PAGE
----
Chunky, clunky debut novel about a one-time slave who fights Confederates, injustice, ignorance, racism, Native Americans, whatever—all superheroically.
Larger than life, that’s Sergeant Major Nate Gordon of the Tenth US Negro Cavalry. Physically, he’s imposing. Metaphorically, he doesn’t lose an inch. It’s 1866, and the bitter, bloody War Between the States has finally wound down. Nate, once a desperate runaway, has performed brilliantly as a Union soldier and was denied a commission solely on the basis of color. The vagaries of discrimination aside, Nate loves the army. Now, he’s on detached service, charged with recruiting for the recently formed Ninth US Negro Cavalry. Setting about the task in his customary brisk and efficient manner, he accomplishes wonders, overcoming obstacles that would daunt a lesser man. Such as: corrupt officers, resentful brothers-in-arms, a rabble of ex-rebels who know in their bones that the Emancipation Proclamation was not merely misconceived but misbegotten. Unflappable Nate copes with everything from an ugly mutiny to a rampant black market. Back with the Tenth, he prepares for his new role as Indian fighter. In Cheyenne country, he meets the Dog Soldiers, led by the warrior chief Cougar Eyes, a fierce and implacable enemy, but one from whom he earns grudging admiration and a respectful nickname: Buffalo Gordon he is from that time forward. He also meets the irresistible Cara, half-Mexican, half-Indian, all winsome female, for whom he falls head over heels. Five-hundred-plus pages of murder, betrayal, endless victories, occasional setbacks, ample servings of graphic sex, and at the end Nate’s still Nate, unchanged and in fact immutable. That’s because he was perfect to begin with.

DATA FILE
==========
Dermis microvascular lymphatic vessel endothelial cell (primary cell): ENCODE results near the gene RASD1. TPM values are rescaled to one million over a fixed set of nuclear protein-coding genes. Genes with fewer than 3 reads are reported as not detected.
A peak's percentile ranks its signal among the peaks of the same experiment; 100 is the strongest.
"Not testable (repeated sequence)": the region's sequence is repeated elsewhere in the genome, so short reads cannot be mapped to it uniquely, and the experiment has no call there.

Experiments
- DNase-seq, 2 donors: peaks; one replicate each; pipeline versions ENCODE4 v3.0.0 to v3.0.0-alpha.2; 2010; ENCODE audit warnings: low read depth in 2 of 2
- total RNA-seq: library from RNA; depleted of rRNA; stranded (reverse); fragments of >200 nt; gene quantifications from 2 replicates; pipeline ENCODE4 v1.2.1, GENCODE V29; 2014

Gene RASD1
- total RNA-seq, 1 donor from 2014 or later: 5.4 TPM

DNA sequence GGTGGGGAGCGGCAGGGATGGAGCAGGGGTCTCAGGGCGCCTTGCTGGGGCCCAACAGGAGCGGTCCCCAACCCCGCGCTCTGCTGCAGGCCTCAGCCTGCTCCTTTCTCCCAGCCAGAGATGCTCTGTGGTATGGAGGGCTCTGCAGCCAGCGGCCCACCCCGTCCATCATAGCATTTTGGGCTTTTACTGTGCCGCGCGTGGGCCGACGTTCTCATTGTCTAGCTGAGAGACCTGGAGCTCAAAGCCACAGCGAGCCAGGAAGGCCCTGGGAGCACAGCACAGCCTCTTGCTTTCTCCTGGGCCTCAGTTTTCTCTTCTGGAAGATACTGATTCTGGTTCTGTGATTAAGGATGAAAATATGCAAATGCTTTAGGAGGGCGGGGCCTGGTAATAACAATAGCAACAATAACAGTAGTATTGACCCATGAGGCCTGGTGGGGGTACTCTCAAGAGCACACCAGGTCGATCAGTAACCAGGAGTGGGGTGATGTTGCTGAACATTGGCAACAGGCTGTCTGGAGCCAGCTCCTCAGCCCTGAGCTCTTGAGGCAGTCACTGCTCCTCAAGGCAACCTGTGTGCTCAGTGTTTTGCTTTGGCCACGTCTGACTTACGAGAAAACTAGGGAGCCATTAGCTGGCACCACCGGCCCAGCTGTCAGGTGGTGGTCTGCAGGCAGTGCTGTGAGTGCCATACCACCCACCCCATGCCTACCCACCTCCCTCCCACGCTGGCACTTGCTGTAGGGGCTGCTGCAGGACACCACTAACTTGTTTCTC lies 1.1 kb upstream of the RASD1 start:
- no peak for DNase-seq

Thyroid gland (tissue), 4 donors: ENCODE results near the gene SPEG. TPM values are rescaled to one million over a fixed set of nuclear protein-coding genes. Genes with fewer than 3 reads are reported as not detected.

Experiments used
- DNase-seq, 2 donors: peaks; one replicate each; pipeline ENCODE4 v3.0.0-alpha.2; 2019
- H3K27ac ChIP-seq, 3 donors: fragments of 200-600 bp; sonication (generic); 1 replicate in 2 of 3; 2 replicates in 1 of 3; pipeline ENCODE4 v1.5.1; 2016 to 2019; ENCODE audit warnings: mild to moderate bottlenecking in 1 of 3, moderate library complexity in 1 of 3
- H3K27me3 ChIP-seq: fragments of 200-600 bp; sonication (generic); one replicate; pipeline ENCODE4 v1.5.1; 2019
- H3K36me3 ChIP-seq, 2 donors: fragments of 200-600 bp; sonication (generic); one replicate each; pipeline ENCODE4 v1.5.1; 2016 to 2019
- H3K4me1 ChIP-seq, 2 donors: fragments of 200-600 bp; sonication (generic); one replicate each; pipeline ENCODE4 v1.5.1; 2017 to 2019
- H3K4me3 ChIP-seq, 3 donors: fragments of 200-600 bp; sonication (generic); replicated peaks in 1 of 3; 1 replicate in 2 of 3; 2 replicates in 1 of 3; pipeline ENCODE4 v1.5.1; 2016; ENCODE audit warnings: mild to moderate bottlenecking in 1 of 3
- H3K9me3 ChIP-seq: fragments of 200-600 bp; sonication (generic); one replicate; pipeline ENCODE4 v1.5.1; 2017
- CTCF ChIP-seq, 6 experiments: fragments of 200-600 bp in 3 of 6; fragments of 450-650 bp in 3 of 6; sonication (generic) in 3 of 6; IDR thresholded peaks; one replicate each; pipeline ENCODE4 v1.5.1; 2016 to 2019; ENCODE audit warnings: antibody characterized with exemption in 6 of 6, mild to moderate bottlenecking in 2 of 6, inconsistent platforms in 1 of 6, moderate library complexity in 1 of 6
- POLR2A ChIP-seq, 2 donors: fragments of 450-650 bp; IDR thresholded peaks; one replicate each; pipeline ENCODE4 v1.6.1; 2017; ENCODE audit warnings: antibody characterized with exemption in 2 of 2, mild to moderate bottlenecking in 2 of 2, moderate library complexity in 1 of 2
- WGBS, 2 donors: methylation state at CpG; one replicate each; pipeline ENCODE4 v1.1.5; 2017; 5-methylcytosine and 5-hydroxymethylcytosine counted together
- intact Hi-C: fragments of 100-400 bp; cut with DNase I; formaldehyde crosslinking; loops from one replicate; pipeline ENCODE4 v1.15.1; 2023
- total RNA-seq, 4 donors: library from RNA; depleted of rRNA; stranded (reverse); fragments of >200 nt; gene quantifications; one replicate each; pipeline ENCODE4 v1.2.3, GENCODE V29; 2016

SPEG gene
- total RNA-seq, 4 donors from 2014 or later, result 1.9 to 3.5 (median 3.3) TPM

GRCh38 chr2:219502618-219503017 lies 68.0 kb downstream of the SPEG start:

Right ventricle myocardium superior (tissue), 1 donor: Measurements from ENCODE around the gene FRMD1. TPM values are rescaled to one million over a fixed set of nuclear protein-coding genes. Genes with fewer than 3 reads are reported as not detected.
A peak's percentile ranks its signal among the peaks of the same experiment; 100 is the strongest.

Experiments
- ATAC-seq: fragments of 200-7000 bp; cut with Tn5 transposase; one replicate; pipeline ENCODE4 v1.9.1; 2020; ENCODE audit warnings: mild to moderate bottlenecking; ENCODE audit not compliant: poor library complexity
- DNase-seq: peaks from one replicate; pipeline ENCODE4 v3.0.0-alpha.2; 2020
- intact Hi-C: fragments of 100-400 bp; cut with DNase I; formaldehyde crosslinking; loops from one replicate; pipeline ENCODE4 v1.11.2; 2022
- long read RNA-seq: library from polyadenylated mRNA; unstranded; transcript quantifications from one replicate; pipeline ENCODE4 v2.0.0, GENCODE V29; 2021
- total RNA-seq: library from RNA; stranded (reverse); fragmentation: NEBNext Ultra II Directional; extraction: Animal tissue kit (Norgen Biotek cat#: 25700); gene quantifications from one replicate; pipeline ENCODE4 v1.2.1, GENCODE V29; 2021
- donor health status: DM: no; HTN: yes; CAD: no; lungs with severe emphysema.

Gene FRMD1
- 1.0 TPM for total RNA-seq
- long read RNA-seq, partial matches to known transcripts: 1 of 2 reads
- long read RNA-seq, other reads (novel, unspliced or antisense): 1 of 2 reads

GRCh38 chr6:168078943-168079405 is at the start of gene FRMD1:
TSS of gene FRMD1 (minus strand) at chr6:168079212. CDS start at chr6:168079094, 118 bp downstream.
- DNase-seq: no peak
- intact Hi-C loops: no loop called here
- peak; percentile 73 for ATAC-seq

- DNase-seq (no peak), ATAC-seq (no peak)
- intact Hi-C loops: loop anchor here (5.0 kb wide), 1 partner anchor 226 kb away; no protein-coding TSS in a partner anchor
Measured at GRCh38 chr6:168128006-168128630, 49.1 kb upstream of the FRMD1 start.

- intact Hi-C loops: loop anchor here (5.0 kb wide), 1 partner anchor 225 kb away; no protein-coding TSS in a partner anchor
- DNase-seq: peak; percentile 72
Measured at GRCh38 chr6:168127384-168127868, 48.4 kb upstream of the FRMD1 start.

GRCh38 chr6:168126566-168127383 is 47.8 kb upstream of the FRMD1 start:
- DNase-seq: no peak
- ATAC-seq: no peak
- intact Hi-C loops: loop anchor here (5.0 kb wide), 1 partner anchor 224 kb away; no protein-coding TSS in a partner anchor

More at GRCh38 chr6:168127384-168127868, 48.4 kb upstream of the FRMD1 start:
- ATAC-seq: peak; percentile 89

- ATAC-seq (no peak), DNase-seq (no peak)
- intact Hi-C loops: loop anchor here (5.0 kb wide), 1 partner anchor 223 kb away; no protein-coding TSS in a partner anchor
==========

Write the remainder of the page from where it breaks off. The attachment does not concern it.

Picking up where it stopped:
The research seems sound enough, but one-dimensional characters and consistently clumsy prose doom this first of a series. There may be a story worth telling here, but the grandson of Sinclair Lewis hasn’t found it yet.